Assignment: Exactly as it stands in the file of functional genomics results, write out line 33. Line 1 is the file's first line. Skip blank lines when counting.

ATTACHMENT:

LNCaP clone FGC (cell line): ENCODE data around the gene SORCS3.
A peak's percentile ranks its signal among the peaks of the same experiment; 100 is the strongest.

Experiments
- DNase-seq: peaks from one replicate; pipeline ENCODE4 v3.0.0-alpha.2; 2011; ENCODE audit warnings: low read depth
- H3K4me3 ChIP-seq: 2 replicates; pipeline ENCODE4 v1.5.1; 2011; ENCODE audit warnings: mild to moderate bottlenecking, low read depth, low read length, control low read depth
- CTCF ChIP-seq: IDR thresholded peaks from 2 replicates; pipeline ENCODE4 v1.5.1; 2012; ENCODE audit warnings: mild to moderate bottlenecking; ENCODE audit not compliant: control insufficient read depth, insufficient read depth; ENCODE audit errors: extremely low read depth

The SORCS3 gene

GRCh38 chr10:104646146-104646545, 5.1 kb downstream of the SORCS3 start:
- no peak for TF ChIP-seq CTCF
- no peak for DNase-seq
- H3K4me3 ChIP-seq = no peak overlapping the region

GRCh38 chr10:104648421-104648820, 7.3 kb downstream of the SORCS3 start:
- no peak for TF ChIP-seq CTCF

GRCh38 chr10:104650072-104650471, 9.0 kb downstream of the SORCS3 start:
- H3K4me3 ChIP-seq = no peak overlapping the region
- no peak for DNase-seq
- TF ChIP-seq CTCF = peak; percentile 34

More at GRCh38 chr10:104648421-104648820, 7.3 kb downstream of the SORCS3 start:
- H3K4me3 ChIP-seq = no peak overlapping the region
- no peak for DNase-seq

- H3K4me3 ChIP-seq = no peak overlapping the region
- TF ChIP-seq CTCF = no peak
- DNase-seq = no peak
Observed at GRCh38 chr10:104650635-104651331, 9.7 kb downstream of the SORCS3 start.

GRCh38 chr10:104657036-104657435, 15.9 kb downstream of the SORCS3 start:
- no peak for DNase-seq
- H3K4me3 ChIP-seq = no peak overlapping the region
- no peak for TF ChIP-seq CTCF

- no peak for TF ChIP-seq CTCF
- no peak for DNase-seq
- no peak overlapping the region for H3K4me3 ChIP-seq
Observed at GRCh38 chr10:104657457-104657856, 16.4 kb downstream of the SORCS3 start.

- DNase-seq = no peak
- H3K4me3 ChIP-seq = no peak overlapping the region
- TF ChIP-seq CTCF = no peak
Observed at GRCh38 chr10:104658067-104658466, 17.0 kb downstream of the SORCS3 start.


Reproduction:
- DNase-seq = no peak